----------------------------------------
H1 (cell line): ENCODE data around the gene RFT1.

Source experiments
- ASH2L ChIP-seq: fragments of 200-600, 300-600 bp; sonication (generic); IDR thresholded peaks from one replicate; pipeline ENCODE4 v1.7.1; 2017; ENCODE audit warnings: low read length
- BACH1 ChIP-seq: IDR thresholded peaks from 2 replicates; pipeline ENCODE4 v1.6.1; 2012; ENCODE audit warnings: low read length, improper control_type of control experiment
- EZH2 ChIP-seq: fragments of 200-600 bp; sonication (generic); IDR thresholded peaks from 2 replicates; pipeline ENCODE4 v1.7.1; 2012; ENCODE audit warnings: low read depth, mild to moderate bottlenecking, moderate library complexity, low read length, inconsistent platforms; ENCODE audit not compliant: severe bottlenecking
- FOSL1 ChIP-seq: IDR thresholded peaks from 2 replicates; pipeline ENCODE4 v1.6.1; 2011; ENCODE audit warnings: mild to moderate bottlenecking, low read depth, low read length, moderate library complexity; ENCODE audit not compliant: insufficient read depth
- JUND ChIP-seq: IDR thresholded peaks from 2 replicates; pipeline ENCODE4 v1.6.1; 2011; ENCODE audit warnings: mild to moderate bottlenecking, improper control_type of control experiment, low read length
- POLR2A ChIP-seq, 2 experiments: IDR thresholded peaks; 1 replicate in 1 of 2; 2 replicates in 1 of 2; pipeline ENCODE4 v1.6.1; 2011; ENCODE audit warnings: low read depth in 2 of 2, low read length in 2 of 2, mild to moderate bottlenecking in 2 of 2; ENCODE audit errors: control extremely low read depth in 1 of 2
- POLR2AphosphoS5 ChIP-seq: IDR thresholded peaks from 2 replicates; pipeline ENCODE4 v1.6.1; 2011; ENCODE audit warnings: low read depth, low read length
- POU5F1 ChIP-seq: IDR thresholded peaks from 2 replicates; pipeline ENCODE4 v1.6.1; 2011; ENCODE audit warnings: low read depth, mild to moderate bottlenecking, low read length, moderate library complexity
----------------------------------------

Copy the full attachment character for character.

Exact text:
H1 (cell line): ENCODE data around the gene RFT1.

Source experiments
- ASH2L ChIP-seq: fragments of 200-600, 300-600 bp; sonication (generic); IDR thresholded peaks from one replicate; pipeline ENCODE4 v1.7.1; 2017; ENCODE audit warnings: low read length
- BACH1 ChIP-seq: IDR thresholded peaks from 2 replicates; pipeline ENCODE4 v1.6.1; 2012; ENCODE audit warnings: low read length, improper control_type of control experiment
- EZH2 ChIP-seq: fragments of 200-600 bp; sonication (generic); IDR thresholded peaks from 2 replicates; pipeline ENCODE4 v1.7.1; 2012; ENCODE audit warnings: low read depth, mild to moderate bottlenecking, moderate library complexity, low read length, inconsistent platforms; ENCODE audit not compliant: severe bottlenecking
- FOSL1 ChIP-seq: IDR thresholded peaks from 2 replicates; pipeline ENCODE4 v1.6.1; 2011; ENCODE audit warnings: mild to moderate bottlenecking, low read depth, low read length, moderate library complexity; ENCODE audit not compliant: insufficient read depth
- JUND ChIP-seq: IDR thresholded peaks from 2 replicates; pipeline ENCODE4 v1.6.1; 2011; ENCODE audit warnings: mild to moderate bottlenecking, improper control_type of control experiment, low read length
- POLR2A ChIP-seq, 2 experiments: IDR thresholded peaks; 1 replicate in 1 of 2; 2 replicates in 1 of 2; pipeline ENCODE4 v1.6.1; 2011; ENCODE audit warnings: low read depth in 2 of 2, low read length in 2 of 2, mild to moderate bottlenecking in 2 of 2; ENCODE audit errors: control extremely low read depth in 1 of 2
- POLR2AphosphoS5 ChIP-seq: IDR thresholded peaks from 2 replicates; pipeline ENCODE4 v1.6.1; 2011; ENCODE audit warnings: low read depth, low read length
- POU5F1 ChIP-seq: IDR thresholded peaks from 2 replicates; pipeline ENCODE4 v1.6.1; 2011; ENCODE audit warnings: low read depth, mild to moderate bottlenecking, low read length, moderate library complexity